Christian teachers are often encouraged to use Jesus’ teaching strategies as models for their own pedagogy. Jesus frequently utilized analogical comparisons, or parables, to help his learners understand elements of his Gospel message. Although teachers can use analogical models to facilitate comprehension, such models also can sow the seeds of confusion and misconception. Recent advances in cognitive psychology have provided new theoretical frameworks to help us understand how instructional analogies function in the teaching-learning process. The goal of this paper is to analyze Jesus’ analogical teaching from these psychological perspectives, with implications for all teachers who utilize instructional analogies. In addition to reviewing basic analogical learning processes, I explore a six-variable model to account systematically for potential analogical misconceptions.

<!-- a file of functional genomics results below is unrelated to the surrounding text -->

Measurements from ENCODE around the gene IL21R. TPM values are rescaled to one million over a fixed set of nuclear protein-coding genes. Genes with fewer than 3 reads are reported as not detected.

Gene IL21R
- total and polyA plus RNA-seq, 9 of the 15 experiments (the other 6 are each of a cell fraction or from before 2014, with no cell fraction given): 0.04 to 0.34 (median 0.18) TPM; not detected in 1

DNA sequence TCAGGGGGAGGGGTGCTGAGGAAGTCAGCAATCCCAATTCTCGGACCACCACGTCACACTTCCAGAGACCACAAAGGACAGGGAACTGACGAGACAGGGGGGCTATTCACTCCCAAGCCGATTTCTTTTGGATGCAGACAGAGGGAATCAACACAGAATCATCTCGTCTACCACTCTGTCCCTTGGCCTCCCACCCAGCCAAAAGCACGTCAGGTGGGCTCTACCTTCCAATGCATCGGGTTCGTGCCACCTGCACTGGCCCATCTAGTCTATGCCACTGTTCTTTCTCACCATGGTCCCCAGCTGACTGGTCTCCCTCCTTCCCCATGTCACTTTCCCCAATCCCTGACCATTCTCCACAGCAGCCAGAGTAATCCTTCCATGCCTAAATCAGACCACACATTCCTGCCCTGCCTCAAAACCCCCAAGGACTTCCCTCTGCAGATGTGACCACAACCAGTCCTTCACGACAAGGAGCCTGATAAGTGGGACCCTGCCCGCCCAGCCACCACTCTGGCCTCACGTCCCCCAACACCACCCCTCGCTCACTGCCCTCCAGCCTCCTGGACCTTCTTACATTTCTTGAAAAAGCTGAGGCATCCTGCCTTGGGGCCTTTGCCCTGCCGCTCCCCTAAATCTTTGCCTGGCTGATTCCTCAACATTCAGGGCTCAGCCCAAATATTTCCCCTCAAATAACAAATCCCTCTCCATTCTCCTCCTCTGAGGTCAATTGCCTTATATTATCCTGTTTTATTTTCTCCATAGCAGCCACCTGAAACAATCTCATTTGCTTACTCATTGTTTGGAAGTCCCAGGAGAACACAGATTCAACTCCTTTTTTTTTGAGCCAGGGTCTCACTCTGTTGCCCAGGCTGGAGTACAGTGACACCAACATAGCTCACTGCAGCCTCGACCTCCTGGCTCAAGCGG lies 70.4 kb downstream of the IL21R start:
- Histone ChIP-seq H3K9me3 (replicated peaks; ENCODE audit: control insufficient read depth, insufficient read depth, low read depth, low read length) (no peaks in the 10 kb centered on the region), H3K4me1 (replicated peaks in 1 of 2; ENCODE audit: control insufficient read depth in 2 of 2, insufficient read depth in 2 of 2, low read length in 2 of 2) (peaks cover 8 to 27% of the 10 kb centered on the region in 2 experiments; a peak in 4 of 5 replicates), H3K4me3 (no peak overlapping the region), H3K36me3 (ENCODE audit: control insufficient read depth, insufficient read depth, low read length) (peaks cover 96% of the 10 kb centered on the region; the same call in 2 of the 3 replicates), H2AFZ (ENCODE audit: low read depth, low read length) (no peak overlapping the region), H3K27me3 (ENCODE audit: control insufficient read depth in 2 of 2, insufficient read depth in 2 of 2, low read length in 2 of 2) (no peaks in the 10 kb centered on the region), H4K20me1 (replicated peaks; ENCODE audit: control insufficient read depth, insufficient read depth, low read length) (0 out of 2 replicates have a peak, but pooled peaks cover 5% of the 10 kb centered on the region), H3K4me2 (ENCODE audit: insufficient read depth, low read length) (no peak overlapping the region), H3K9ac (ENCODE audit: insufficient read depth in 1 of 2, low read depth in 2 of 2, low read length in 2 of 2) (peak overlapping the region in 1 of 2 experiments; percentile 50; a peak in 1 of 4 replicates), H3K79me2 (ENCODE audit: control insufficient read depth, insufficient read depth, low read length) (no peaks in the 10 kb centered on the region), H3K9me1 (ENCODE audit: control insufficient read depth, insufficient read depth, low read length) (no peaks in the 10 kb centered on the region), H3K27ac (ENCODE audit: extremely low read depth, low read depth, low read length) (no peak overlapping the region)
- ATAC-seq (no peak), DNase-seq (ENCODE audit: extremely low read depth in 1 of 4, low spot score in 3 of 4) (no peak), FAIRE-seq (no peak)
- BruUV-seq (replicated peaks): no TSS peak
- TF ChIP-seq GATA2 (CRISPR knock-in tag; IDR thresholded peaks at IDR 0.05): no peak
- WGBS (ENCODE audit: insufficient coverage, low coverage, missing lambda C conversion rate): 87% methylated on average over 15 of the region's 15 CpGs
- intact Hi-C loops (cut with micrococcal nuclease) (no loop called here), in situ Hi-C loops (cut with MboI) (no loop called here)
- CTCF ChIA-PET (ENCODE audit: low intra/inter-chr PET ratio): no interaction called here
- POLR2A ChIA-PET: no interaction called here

Zook, Kevin B. Ph.D.
"Teaching and Learning by Analogy: Psychological Perspectives on the Parables of Jesus,"
International Christian Community of Teacher Educators Journal: Vol. 6
, Article 4.
Available at: http://digitalcommons.georgefox.edu/icctej/vol6/iss1/4